Fat was also a factor. The total cacao percentage doesn’t reveal how much fat comes from cocoa butter and how much from cocoa solids. Two 60-percent‑cacao chocolates can have very different ratios of fat to solids, as long as they total 60 percent. Our winning 60-percent-cacao chip contained about 40 percent fat, the highest of the lineup. Lower-ranked chips dipped as low as 25 percent fat. In our top chip, that extra creaminess won tasters’ highest praise. Only one other chip contained this much fat—but it suffered from other woes: its proportions. In addition to fat and cacao percentages, we discovered that shape was integral to chips’ success in cookies. When chips were too angular, they didn’t disperse evenly in cookie dough. This resulted in some virtually chip-free cookies, while others contained so many chips that, without enough dough to protect them, the chocolate scorched in the oven and looked unappealing. Traditional dewdrop-shaped chips or chunks with curved edges distributed more evenly.
While fresh, homemade chocolate chip cookies really can’t fail, our winning chips will give yours an advantage. Their high cacao percentage helps guarantee deep, rich chocolaty flavor; their bittersweet profile, with more cacao than sugar, ensures a milder sweetness that balances the sugary cookie; and a generous amount of cocoa butter (plus milk fat for smoother melting) gives them a creamy texture. Our winner, Ghirardelli 60% Premium Baking Chips ($4.39 for 10 ounces), hits all the right notes, and the slightly oversize chips provide just a little more chocolate in every bite. Made with the same ingredients as our favorite dark chocolate bar, also from Ghirardelli, these chips won’t let you down.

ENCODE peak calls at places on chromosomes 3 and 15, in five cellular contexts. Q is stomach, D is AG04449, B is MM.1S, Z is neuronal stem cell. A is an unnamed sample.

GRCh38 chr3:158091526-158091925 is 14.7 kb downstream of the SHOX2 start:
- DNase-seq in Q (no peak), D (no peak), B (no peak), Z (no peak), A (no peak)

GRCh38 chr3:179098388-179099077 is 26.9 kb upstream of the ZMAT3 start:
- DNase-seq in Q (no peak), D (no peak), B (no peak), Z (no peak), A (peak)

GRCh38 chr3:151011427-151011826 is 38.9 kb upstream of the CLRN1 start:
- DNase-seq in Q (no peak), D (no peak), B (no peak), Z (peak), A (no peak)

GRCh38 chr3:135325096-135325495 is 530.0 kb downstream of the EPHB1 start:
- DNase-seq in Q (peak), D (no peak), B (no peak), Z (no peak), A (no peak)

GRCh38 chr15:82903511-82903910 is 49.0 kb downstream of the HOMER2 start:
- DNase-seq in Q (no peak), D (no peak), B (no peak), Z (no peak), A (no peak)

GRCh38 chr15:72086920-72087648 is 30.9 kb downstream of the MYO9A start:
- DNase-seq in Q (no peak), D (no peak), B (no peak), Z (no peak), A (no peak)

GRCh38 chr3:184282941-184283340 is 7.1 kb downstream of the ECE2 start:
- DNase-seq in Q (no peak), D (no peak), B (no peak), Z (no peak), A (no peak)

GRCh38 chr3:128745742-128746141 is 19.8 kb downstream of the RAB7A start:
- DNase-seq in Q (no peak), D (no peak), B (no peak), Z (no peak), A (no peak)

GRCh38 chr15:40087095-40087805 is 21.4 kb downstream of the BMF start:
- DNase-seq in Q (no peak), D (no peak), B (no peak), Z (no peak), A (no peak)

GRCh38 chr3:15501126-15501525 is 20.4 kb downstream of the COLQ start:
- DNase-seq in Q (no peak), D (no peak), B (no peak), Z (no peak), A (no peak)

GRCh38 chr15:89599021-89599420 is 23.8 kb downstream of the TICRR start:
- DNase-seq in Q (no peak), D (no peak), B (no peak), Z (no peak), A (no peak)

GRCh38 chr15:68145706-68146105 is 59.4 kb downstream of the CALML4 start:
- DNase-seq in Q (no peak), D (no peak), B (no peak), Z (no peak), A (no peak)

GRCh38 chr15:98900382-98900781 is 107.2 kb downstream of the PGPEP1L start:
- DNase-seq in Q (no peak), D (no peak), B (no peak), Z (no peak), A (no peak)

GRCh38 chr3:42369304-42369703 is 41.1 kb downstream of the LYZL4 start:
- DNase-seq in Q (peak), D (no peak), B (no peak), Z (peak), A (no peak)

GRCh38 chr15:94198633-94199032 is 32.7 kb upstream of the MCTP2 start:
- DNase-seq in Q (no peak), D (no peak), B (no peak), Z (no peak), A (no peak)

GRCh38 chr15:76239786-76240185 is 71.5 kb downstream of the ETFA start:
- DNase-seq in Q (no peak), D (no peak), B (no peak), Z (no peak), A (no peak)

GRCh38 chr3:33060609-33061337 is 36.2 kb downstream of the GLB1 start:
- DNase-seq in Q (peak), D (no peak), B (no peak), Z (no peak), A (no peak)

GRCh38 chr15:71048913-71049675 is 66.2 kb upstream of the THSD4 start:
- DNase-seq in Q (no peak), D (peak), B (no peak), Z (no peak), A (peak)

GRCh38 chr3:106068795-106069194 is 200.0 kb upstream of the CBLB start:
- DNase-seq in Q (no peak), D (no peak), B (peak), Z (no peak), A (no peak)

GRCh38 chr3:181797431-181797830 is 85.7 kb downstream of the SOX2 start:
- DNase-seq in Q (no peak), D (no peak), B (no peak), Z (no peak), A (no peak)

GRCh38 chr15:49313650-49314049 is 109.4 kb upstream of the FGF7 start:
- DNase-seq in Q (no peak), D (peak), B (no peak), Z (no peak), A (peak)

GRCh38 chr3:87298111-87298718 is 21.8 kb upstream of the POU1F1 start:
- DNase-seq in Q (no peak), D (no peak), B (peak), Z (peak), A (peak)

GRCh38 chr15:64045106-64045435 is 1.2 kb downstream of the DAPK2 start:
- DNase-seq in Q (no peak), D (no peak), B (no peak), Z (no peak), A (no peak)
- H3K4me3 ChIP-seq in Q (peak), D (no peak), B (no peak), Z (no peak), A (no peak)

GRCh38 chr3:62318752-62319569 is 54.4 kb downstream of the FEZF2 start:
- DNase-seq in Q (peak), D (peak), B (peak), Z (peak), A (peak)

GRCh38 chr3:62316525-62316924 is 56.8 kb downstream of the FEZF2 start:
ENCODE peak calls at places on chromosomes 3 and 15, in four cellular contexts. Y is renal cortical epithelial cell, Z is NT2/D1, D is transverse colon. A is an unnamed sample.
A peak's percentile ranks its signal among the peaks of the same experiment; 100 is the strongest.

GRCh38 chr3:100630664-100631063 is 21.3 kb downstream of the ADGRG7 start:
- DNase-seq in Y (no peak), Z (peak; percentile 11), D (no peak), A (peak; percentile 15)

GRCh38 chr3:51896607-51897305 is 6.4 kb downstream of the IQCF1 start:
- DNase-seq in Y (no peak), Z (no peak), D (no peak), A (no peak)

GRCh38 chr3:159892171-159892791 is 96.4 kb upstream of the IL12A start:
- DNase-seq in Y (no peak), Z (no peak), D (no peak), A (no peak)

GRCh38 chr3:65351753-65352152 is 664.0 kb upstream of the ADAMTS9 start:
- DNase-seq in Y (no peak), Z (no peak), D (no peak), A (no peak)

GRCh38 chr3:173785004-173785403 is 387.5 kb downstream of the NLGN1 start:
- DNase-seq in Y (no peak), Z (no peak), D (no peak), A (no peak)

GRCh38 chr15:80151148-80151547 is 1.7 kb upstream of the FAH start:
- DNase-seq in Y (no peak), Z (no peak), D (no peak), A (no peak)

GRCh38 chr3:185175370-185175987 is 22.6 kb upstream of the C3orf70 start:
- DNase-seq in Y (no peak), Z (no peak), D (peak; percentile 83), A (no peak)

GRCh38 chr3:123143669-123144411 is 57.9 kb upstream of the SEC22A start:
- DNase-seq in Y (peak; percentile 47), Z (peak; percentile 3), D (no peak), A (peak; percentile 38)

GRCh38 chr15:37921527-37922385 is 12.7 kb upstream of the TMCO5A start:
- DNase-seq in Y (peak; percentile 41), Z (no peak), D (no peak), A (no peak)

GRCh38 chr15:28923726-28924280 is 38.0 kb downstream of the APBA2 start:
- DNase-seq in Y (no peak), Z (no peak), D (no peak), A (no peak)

We purchased 14 chocolate chip products, including those labeled bittersweet, semisweet, dark, extra dark, and special dark, in the shape of chips, oversize “super” chips, morsels, and chunks. We sampled them in two blind tastings, plain and in our recipe for Perfect Chocolate Chip Cookies. Most products are nationally available in supermarkets; a few were ordered online. Prices shown are what we paid, minus any shipping charges. If the manufacturer printed or otherwise disclosed to us the product’s total cacao percentage (the total amount of cocoa butter plus cocoa solids from the cacao bean), we included it. If not, we used package nutritional information to calculate an estimated cacao percentage. Fat and sugar amounts shown are for a standardized 15-gram serving. Test results were averaged, and products appear in order of preference.
Ingredients: As listed on the nutrition label, shown in descending order of volume contained in the product.
(Estimated) Total Cacao: If the manufacturer printed or otherwise disclosed to us the product’s total cacao percentage (the total amount of cocoa butter plus cocoa solids from the cacao bean), we included it; if not, we used package nutritional information to calculate an estimated total cacao percentage. Note: These estimates are an approximation to help us compare products.
Estimated Cocoa Solids: We estimated the percentage of cocoa solids for each chocolate chip product, based on the nutrition label.
Fat: We converted the total fat grams per serving listed on the nutrition labels into an estimated percentage in a standardized 15-gram serving. This number includes both cocoa butter and fat from milk products, if milk fat is indicated in the ingredient list.
Sugar: We calculated grams per serving and percentage of sugar in a standardized 15-gram serving from information listed on the nutrition labels.
Average Chip Weight: Because many products had minor size variations within the package, we weighed six chips from each and divided to determine the average weight of a single chip.